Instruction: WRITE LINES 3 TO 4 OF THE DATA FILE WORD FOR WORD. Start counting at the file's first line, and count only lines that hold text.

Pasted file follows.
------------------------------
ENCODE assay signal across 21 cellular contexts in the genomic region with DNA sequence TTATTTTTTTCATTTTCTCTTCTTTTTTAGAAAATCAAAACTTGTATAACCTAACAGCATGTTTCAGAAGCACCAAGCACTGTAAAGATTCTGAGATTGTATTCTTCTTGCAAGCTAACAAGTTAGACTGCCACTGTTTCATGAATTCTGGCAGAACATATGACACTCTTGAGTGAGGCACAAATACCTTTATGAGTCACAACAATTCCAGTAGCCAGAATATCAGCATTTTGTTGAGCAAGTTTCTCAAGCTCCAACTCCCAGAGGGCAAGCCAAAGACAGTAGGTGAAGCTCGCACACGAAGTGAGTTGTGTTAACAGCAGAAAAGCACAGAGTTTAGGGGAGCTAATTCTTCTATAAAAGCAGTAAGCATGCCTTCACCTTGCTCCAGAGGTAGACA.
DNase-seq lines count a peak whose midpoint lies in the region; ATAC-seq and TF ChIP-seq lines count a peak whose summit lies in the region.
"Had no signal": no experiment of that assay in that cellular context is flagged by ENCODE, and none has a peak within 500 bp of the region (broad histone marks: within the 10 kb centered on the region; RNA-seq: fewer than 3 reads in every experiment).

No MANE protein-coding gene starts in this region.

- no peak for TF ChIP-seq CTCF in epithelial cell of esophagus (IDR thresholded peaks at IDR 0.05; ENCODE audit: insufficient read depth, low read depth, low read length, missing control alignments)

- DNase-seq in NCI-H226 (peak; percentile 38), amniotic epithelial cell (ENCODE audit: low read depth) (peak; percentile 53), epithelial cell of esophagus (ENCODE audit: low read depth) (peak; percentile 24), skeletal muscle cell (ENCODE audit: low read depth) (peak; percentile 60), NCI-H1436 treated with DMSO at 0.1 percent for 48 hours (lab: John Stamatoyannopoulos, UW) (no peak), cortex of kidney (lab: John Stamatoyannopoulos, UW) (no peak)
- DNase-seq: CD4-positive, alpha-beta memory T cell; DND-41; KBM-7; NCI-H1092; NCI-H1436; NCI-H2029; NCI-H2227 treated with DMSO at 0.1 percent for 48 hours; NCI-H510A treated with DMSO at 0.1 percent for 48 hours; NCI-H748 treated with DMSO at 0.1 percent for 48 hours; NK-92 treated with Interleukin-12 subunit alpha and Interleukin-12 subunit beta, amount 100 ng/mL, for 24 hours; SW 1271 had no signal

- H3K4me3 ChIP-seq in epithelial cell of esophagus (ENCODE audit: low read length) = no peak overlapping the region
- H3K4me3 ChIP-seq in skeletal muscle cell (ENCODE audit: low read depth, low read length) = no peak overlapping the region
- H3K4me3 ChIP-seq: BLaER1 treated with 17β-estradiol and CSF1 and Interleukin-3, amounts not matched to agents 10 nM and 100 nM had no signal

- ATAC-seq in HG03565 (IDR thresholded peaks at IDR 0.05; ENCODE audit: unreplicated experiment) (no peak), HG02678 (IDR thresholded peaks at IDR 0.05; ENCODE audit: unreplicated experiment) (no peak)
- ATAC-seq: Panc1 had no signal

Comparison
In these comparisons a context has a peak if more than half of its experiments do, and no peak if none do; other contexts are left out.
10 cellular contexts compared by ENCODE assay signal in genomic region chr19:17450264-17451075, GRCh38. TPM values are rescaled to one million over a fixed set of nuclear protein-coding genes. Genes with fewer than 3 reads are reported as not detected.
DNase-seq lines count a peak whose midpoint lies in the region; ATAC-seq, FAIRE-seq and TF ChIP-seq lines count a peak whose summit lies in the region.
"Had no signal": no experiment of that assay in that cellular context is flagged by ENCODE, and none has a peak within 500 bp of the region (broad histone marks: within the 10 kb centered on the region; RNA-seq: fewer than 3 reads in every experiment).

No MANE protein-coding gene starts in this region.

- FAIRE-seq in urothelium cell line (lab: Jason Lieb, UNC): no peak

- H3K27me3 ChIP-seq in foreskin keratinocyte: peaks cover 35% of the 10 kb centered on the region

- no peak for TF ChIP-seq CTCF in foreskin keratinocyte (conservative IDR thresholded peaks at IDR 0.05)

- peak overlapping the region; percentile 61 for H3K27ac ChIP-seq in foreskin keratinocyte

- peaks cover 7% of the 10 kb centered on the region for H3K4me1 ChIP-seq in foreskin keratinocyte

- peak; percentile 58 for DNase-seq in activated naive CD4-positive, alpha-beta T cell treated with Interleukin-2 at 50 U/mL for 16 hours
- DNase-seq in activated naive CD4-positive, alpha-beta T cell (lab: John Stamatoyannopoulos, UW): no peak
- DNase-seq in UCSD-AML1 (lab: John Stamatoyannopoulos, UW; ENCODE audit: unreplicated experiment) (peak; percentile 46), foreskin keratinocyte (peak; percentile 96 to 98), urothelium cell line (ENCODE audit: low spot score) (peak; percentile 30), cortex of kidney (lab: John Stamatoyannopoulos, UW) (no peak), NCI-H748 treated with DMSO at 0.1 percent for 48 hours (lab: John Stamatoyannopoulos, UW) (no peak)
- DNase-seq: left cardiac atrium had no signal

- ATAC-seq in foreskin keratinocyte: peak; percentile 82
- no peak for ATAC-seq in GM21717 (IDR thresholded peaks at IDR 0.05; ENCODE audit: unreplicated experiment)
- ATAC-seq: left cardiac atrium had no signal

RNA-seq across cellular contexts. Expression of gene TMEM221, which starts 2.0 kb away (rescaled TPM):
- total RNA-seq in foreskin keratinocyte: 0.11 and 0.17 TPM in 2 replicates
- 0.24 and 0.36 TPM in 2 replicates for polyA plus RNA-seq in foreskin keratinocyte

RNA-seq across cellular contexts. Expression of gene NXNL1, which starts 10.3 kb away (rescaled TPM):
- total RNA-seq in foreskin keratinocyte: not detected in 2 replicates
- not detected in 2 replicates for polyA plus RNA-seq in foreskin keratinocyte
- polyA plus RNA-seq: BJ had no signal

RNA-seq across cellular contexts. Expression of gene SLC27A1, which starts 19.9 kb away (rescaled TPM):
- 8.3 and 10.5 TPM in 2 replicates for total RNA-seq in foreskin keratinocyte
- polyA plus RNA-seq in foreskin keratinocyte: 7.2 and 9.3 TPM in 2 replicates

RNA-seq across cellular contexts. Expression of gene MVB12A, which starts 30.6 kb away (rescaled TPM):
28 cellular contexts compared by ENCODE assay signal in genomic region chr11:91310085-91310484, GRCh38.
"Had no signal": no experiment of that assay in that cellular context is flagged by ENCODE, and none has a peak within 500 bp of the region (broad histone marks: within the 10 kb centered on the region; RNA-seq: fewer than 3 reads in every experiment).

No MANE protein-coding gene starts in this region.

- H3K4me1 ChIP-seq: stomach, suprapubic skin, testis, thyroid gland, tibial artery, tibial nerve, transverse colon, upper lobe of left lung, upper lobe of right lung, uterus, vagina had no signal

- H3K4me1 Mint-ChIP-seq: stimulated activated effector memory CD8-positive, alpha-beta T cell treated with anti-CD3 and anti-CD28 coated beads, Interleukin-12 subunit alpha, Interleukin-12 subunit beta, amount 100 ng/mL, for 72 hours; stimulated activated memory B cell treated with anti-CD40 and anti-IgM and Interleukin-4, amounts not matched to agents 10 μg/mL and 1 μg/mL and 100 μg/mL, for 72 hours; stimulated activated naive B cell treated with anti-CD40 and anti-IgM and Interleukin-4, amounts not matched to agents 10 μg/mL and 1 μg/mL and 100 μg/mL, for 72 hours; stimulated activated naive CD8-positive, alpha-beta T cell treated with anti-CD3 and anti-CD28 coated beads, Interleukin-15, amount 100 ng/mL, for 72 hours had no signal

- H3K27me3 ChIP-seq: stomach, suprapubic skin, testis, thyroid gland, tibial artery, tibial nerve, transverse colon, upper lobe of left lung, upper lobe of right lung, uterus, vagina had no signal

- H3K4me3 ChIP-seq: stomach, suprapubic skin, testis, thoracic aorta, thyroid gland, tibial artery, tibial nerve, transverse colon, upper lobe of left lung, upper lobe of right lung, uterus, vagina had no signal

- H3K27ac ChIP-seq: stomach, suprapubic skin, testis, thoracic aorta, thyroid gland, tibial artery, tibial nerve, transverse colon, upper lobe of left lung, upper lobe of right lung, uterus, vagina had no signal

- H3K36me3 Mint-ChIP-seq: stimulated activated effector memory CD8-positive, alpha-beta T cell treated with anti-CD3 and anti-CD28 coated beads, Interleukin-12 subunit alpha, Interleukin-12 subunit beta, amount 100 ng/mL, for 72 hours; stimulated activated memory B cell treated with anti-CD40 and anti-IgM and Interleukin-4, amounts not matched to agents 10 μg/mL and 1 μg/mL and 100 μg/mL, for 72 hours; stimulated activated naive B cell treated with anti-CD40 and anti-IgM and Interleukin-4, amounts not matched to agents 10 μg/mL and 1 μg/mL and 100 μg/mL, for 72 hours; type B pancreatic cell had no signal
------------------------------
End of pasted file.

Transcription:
"Had no signal": no experiment of that assay in that cellular context is flagged by ENCODE, and none has a peak within 500 bp of the region (broad histone marks: within the 10 kb centered on the region; RNA-seq: fewer than 3 reads in every experiment).

No MANE protein-coding gene starts in this region.